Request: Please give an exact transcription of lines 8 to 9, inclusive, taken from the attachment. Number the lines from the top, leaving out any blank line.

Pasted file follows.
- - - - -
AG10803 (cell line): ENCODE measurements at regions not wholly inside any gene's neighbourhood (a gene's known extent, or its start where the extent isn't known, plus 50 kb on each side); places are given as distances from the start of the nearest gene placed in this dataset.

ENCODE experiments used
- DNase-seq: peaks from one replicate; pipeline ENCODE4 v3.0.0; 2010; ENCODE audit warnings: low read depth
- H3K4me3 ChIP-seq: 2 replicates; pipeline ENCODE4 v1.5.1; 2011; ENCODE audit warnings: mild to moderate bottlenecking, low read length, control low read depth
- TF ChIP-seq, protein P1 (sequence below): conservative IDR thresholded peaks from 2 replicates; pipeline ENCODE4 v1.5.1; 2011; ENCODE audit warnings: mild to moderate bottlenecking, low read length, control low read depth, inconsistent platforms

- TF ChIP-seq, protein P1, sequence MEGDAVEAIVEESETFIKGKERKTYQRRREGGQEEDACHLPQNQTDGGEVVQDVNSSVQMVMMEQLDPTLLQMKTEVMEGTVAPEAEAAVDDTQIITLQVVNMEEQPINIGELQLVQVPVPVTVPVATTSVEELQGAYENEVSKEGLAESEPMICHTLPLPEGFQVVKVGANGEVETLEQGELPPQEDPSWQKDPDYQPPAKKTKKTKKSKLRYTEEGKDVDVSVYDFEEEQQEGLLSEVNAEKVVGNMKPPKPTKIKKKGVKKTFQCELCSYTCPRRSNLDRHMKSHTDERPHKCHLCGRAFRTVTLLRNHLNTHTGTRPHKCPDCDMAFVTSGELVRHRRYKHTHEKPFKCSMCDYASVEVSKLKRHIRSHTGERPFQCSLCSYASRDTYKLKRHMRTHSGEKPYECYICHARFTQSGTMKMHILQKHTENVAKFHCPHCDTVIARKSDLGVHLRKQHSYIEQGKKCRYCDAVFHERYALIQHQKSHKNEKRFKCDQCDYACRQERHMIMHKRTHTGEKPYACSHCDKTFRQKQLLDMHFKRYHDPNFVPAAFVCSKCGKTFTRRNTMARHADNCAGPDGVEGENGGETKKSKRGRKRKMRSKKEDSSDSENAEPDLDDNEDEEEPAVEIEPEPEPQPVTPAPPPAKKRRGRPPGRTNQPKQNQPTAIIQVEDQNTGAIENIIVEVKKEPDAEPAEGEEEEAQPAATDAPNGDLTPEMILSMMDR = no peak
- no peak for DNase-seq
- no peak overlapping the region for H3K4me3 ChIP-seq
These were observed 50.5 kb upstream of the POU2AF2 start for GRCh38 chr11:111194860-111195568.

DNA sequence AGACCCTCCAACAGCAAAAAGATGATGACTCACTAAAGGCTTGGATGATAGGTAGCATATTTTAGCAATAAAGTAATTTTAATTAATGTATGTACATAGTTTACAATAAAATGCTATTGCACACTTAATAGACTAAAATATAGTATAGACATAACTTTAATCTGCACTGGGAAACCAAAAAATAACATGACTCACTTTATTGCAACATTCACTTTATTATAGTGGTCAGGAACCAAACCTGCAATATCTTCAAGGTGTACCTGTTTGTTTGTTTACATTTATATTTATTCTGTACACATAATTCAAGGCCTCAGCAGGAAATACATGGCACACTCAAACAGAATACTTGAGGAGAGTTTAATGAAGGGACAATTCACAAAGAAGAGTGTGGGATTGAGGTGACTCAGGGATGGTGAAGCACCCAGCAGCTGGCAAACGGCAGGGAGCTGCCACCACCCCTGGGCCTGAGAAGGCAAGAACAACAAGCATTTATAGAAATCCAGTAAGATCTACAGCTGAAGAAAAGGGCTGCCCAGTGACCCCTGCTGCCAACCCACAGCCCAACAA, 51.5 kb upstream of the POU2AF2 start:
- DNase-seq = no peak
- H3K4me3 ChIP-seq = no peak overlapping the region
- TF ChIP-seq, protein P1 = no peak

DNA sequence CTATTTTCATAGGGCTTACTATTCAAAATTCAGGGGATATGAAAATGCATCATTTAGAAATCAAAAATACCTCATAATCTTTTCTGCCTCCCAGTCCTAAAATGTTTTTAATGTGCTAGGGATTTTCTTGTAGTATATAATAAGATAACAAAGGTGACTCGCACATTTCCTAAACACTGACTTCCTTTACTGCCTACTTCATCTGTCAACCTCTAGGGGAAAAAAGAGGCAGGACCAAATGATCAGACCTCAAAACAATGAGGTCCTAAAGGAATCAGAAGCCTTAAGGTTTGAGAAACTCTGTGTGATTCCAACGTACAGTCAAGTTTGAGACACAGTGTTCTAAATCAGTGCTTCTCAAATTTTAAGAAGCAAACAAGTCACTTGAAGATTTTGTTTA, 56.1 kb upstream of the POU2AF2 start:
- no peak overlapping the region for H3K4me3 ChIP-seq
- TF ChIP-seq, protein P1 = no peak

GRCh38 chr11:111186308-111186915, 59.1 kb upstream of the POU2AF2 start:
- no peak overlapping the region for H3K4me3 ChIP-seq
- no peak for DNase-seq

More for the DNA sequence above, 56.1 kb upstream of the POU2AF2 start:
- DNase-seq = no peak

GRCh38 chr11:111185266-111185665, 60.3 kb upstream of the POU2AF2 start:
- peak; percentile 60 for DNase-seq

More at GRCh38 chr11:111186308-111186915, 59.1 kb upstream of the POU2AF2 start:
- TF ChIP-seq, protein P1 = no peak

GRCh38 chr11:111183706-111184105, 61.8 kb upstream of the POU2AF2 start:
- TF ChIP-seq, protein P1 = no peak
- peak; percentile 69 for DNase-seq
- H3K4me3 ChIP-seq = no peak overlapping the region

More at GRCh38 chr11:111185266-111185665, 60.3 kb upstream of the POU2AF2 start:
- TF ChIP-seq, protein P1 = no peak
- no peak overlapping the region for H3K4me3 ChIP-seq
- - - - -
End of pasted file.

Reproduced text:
- no peak overlapping the region for H3K4me3 ChIP-seq
These were observed 50.5 kb upstream of the POU2AF2 start for GRCh38 chr11:111194860-111195568.